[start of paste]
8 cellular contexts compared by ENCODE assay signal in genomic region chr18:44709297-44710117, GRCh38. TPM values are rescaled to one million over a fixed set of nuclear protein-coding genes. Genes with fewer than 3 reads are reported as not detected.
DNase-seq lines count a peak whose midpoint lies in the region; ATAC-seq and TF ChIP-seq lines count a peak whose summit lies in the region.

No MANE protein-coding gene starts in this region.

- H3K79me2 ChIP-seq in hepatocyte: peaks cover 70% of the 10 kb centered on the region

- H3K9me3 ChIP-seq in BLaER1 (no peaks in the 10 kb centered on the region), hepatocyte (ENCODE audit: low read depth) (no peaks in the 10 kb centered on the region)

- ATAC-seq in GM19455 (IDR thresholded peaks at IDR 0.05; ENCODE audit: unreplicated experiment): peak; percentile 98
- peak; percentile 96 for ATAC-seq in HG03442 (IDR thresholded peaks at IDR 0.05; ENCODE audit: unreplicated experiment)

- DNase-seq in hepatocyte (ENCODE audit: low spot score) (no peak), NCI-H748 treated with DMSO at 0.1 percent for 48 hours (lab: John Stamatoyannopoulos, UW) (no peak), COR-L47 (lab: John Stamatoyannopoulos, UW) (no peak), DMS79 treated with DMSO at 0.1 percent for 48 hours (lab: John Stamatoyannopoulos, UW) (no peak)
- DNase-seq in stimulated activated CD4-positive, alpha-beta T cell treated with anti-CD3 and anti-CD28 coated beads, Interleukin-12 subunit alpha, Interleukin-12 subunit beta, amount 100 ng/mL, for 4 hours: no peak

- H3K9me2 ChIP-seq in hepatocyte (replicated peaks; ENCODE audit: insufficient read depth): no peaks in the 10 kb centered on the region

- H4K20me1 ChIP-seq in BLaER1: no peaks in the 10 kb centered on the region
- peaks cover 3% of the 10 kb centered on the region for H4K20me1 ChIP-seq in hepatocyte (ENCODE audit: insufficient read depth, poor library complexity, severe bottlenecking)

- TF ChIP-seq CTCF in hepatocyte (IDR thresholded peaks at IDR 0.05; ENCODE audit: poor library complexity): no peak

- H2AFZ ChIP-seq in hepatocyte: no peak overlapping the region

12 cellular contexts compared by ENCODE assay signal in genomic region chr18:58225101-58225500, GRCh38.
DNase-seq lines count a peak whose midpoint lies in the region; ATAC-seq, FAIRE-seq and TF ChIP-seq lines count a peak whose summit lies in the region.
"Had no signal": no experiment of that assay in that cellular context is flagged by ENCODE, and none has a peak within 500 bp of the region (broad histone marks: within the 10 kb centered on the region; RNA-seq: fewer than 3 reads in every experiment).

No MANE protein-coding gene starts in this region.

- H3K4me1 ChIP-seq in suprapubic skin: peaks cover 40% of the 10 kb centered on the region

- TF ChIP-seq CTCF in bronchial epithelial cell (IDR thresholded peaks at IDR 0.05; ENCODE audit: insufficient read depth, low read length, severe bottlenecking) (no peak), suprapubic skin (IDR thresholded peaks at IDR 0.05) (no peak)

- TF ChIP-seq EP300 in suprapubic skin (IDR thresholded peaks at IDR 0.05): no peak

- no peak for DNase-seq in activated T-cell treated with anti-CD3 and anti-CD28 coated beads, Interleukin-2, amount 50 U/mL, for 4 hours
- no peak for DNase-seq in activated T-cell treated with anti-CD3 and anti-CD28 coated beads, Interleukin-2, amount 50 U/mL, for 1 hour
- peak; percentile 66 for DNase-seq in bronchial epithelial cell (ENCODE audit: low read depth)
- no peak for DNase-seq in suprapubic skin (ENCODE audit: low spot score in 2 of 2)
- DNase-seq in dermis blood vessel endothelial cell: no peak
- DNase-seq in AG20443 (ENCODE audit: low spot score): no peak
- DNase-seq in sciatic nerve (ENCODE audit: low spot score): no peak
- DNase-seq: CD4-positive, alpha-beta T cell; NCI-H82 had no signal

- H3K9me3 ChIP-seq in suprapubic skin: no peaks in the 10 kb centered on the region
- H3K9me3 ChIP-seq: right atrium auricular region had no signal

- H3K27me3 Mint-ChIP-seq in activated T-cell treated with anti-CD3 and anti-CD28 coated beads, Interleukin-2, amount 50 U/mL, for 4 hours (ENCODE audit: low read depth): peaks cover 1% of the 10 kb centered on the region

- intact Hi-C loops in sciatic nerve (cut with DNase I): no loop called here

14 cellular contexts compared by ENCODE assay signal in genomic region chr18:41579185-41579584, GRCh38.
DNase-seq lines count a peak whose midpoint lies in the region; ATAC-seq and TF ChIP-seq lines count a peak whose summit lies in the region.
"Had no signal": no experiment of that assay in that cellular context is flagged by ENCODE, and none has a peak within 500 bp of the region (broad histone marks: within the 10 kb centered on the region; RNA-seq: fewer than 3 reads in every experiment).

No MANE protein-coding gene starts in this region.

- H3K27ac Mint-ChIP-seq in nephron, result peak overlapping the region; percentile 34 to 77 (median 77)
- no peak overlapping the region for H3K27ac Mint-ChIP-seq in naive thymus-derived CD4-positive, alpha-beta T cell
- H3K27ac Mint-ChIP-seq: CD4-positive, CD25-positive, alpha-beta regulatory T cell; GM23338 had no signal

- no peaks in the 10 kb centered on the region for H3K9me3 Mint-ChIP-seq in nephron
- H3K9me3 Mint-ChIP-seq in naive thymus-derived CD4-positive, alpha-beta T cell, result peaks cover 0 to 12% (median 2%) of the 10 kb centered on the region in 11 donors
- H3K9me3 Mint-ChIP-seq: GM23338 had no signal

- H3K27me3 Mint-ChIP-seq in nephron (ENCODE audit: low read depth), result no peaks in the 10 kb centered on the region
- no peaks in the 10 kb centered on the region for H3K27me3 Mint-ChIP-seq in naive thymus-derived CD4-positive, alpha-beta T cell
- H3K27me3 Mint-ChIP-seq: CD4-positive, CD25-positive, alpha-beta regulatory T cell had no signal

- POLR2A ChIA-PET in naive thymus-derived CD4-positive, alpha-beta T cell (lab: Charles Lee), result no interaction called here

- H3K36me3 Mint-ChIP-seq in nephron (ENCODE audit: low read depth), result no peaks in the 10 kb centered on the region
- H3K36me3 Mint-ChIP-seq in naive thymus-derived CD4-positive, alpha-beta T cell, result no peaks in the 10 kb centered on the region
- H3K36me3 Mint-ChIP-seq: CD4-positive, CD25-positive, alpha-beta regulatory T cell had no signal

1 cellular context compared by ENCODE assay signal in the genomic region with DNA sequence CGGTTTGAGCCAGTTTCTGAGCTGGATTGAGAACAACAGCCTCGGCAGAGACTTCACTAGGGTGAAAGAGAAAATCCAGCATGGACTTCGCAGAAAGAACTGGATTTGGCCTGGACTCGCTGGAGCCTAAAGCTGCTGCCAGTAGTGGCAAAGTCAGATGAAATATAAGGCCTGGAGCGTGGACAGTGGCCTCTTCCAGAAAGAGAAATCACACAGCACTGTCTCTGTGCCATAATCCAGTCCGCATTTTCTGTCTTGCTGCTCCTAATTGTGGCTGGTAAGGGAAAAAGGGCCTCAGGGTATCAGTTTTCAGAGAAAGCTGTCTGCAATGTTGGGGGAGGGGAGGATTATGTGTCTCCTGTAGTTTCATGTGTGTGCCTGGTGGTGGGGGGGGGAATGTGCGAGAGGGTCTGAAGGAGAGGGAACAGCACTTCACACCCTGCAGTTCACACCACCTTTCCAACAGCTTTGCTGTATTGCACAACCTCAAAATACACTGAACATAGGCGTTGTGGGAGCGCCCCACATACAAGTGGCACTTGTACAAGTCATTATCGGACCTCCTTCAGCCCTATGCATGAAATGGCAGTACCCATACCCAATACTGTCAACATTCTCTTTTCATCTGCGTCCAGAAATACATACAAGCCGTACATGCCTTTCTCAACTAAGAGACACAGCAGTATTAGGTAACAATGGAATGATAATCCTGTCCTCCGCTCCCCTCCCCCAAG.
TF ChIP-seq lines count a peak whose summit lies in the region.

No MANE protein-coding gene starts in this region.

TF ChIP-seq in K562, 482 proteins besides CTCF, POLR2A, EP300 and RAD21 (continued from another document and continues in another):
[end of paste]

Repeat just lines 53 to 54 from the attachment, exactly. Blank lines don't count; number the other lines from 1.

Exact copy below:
No MANE protein-coding gene starts in this region.

TF ChIP-seq in K562, 482 proteins besides CTCF, POLR2A, EP300 and RAD21 (continued from another document and continues in another):